In 2014, eight of the nation’s leading aging-focused organizations, including the AGS, formed an unprecedented partnership, the Leaders of Aging Organizations (LAO), to create a better public understanding of older adults’ needs and contributions to society—and subsequently to improve health and care for us all as we age.
In April 2019, the AGS signed on as a partner in the Reframing Aging Initiative, the next, long-term phase of the LAO-founded movement. Coordinated by the Gerontological Society of America (GSA) and funded by The John A. Hartford Foundation, the Archstone Foundation, the RRF Foundation for Aging, and The SCAN Foundation, Reframing Aging offers AGS access to new tools and training opportunities as we continue to advocate for changes in public discourse on age.
Learn More About Reframing in Action
A new lecture series produced by the FrameWorks Institute in collaboration with the Leaders of Aging Organizations and Grantmakers in Aging gives you a guided tour of how to use new, evidence-based framing strategies to communicate more powerfully about aging as a social policy issue.
Sharpen your skills by accessing these free video lectures today!
Through anthropological studies and social science research conducted with our partner, the FrameWorks Institute, the LAO has uncovered how language (even down to specific word choices) can present a significant obstacle when conveying to the general public and policymakers the advances we have made in healthcare and aging services. Despite years of progress in our own understanding of aging as geriatrics healthcare professionals, for example, public perceptions are still mired in a “swamp” that treats aging as:
- Someone else's problem. People tend to focus on “the aged” as an otherized group.
- Undesirable. The public associates aging almost exclusively with decline and deterioration.
- An inescapable decline. For most, “fading away” is tied to a strong sense of inevitability around “breaking down” as a central aspect of growing old.
- Isolated. A majority of the public perceives old age not only as an outside obstacle, but also as a personal or familial problem, not a challenge that society shares.
- Fatalistic. Intimately tied to these perceptions are fears of decline, depression, and dependence. Such fears not only imbue aging with dread, but also impede support for policies and solutions that address the challenges (and opportunities) associated with age.
- Out of sight, out of mind. Fear and misperceptions ultimately fuel a lack of attention to older adult health, but keeping aging “off the radar” does little to remedy impediments to health as we grow older.
Since the release of the LAO's first ground-breaking report, Gauging Aging, the AGS and other LAO partners have been working to develop and share resources on changes we can make—including but also beyond the choice of words we use to describe older adults—to frame geriatrics research in ways that resonate with the public. In partnership with the FrameWorks Institute, the LAO has released a collection of resources to help advocates drive a more-productive narrative about the benefits of an increase in the average lifespan. The FrameWorks Institute's empirical approach to developing and testing frames—suggestions for how to position messages about aging—yielded provocative insights and practical recommendations such as the following.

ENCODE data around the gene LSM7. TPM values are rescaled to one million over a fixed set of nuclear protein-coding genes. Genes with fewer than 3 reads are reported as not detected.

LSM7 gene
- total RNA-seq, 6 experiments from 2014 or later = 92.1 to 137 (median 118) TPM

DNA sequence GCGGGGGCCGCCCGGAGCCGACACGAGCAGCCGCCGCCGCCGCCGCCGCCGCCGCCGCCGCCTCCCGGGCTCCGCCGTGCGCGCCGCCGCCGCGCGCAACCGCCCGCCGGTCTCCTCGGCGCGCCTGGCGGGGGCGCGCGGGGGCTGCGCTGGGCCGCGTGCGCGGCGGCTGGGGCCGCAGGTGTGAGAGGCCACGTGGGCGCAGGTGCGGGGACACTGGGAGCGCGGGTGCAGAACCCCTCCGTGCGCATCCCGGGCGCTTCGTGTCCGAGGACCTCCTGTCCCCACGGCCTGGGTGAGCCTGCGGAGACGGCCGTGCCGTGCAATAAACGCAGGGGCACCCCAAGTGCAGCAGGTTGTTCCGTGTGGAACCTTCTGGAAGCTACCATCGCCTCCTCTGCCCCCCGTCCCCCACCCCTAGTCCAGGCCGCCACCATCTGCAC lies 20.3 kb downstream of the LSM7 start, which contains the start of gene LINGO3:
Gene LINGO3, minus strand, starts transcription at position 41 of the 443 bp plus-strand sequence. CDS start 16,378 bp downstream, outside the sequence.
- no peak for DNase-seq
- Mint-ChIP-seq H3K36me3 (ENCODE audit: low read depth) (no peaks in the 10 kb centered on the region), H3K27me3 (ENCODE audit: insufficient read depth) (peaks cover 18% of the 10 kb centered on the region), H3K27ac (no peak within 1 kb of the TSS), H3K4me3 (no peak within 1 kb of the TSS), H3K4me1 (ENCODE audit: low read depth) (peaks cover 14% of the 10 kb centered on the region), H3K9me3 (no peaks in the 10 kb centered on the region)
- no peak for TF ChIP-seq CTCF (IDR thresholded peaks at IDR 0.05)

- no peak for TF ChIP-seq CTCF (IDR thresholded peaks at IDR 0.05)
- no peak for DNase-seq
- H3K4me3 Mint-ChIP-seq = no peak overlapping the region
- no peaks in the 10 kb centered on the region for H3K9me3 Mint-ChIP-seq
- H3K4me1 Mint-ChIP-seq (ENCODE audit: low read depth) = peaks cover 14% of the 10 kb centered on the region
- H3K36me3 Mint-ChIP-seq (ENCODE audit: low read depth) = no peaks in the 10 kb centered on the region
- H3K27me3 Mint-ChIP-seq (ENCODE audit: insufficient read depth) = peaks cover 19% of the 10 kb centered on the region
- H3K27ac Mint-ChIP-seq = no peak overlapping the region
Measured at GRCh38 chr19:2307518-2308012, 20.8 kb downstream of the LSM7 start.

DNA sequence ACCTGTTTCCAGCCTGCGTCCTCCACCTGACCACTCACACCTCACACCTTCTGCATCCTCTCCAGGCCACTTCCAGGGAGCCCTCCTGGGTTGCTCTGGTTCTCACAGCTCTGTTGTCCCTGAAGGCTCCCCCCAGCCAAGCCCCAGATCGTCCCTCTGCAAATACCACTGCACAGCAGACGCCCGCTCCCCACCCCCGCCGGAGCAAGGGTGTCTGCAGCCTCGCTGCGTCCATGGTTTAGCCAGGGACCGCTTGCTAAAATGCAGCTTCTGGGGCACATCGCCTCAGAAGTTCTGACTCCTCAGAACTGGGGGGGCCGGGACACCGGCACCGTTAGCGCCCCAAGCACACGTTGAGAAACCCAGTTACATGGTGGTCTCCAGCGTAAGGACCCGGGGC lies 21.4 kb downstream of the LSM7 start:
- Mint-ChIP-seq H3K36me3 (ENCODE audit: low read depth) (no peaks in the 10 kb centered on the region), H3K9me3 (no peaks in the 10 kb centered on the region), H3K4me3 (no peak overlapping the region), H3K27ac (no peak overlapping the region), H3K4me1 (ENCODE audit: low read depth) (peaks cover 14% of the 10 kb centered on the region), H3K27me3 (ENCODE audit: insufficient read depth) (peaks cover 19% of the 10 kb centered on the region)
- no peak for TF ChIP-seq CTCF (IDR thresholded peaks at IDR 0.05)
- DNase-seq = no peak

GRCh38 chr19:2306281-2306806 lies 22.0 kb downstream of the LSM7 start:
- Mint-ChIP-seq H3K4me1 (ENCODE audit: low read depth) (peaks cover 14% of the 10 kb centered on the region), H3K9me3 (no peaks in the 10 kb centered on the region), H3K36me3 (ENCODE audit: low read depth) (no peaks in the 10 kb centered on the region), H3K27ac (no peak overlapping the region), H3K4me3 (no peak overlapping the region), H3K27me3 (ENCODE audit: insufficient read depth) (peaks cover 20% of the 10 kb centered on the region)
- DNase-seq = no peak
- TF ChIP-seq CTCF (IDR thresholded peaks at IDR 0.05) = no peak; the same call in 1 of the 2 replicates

- Aging needs to be redefined. Widespread negative assumptions about “getting old” have led the public to take a fatalistic stance that there is not much to be done about aging.
- A call for justice beats a plea for sympathy. A controlled experiment found that one of the most-effective ways to build support for greater inclusion of older people was a reminder that a just society strives to treat everyone as equal participants.
- A new metaphor dramatically shifts perceptions of aging. FrameWorks Institute researchers found that, by comparing the process of aging to building momentum, researchers as communicators can open a new way to thinking and talking about aging—something counter to currently available cultural idioms such as “fighting” aging or the importance of “staying young.” An innovative test of how messaging can affect people's implicit associations showed that this metaphor reduced ageist attitudes by a remarkable 30%.
For more information and to access the suite of free LAO-FrameWorks tools, click here.
The LAO coalition includes AARP, the American Federation for Aging Research, the AGS, the American Society on Aging, The Gerontological Society of America, Grantmakers in Aging, the National Council on Aging, n4a, and the National Hispanic Council on Aging. Funding for the initiative has been provided by AARP, Archstone Foundation, The Atlantic Philanthropies, Endowment for Health, Fan Fox and Leslie R. Samuels Foundation, The John A. Hartford Foundation, RRF Foundation for Aging, Next 50 Initiative, Tufts Health Plan Foundation, San Antonio Area Foundation, Rose Community Foundation, and The SCAN Foundation.
Collaboration in Action
In 2017, the Journal of the American Geriatrics Society (JAGS) adopted the American Medical Association (AMA) Manual of Style as its guide for manuscript submissions. As part of that transition, the AGS worked with the journal's editorial team to make important modifications to AMA guidance reflecting our work with the LAO and FrameWorks Institute and our efforts to shift the public conversation on aging and older adults. Since this change was announced, several other research journals have joined the movement, including Annals of Long-Term Care, Geriatric Nursing, and the Journal of Gerontological Nursing. Learn more in this editorial co-authored by AGS CEO Nancy Lundebjerg, MPA, and Editor-in-Chief of JAGS, William B. Applegate, MD, MPH, AGSF.